When you have to communicate information that is unfavorable for the reader, it may be best to organize the information in an indirect way that presents the details before the main purpose. The direct approach works well in most situations, especially when the news is expected or insignificant or needs to be communicated efficiently. However, the indirect approach can be more effective in preparing a reader for bad news.
Start the message with a buffer: a sentence(s) that establishes support or rapport with the reader. You could provide appreciation or a compliment to the reader, any good news you have, or show common ground and understanding.
Provide information that will help the reader understand the reasons for the bad news to help prepare them. Try to be factual and objective.
Middle (Bad News)
Present the bad news in a clear yet positive way. This section requires a delicate balance: ensuring the reader understands the bad news without focusing too heavily on it.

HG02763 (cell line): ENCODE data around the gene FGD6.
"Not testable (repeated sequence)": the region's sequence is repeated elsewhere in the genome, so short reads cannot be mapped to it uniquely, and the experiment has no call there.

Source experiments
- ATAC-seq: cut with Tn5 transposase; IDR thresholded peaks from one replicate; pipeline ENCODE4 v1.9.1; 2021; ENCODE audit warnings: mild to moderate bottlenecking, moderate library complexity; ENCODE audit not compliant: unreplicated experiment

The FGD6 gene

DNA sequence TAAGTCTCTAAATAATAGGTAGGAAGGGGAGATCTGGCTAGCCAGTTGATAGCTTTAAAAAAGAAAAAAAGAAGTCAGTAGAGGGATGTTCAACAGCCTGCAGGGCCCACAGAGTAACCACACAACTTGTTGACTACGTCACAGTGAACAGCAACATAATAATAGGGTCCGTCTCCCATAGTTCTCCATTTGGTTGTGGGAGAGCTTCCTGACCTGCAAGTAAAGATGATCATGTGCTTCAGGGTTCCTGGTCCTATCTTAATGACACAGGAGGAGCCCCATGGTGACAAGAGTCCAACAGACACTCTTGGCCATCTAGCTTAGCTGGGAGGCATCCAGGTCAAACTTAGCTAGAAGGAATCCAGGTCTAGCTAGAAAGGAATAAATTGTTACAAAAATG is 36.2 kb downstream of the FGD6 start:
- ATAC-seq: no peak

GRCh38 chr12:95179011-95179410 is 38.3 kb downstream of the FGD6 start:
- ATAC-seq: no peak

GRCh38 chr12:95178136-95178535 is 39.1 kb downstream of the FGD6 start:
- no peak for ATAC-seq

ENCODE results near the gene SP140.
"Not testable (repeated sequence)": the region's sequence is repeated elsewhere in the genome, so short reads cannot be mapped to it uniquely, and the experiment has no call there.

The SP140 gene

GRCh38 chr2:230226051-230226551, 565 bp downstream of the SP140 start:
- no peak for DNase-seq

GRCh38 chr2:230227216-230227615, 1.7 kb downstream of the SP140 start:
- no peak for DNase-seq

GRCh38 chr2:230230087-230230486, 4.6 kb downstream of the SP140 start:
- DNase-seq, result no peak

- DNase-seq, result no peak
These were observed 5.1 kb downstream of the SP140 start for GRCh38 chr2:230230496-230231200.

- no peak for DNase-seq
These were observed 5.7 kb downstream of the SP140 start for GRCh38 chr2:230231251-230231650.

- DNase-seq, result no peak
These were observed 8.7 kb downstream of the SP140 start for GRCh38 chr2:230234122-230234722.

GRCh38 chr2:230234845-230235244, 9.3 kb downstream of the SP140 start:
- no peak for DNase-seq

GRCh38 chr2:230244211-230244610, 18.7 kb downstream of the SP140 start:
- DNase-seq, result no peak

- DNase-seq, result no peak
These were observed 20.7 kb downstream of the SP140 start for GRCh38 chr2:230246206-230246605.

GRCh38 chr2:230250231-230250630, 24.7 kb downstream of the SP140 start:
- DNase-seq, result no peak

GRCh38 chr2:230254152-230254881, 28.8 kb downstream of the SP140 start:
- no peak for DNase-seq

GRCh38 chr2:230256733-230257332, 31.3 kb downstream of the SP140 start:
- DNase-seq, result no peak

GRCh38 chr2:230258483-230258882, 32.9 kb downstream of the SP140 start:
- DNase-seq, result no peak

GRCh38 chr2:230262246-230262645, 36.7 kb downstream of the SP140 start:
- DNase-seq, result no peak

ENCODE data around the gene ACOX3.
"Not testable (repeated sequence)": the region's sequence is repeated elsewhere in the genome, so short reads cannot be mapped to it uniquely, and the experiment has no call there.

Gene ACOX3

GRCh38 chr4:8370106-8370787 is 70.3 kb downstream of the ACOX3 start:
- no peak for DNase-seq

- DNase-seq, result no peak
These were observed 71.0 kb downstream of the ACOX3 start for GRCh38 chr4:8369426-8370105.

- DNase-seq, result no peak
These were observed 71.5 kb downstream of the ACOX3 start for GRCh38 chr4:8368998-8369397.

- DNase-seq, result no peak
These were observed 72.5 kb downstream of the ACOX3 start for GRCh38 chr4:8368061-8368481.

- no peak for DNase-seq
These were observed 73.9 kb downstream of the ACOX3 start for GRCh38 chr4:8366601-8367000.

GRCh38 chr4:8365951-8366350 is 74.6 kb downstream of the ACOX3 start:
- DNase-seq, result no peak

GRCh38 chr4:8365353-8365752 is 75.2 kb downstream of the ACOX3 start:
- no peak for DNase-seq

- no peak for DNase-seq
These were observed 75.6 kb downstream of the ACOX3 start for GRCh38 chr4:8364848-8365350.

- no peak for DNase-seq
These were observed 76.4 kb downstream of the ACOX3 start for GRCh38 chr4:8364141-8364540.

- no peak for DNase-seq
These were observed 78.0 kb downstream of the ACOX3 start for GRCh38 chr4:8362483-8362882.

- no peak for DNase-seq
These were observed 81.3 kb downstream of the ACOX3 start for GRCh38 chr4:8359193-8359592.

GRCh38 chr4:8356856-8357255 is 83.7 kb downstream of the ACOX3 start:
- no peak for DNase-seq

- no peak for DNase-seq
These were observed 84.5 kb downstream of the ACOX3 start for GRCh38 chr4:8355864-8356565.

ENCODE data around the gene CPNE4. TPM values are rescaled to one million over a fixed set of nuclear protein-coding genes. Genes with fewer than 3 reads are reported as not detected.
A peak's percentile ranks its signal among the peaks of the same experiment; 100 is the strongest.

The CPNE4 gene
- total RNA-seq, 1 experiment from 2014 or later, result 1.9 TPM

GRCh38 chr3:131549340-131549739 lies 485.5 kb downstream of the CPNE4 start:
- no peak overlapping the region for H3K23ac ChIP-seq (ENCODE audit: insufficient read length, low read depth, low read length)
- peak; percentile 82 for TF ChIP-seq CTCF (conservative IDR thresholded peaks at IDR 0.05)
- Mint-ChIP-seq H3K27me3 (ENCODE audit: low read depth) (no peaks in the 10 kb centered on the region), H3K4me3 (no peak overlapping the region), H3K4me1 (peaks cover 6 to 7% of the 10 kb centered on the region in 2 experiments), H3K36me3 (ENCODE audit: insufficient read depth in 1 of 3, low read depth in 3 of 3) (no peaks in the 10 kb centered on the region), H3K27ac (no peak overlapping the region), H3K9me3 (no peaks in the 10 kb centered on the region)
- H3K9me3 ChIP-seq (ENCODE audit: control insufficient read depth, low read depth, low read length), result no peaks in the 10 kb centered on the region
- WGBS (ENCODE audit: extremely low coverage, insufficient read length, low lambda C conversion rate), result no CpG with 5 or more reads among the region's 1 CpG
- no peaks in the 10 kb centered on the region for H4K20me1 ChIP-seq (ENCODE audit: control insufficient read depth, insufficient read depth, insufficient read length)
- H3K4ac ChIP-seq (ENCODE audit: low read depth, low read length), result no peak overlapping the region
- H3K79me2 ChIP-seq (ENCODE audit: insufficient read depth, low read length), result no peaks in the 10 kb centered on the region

It can also be helpful to present an alternative along with the bad news, and the grammar you use can help you put less emphasis on the negative:
Put the bad news in a dependent clause of a complex sentence. readers tend to put more focus on the independent clause, so start the bad news with a subordinating conjunction such as although, because, if, since, etc. This structure also allows you to pair the bad news with an alternative option or compromise.
Although we cannot accommodate your requested dates, our master suite is available the following weekend.
The passive voice puts emphasis on the action rather than the subject; therefore, it can help remove blame from you or your organization.
Another candidate has been chosen.
End the message with positive goodwill for the reader to maintain a positive relationship. You could thank them for their interest, request application, etc., or you can wish them luck or success.
For strategies to help you organize the message of your memo, see Organizing Your Message.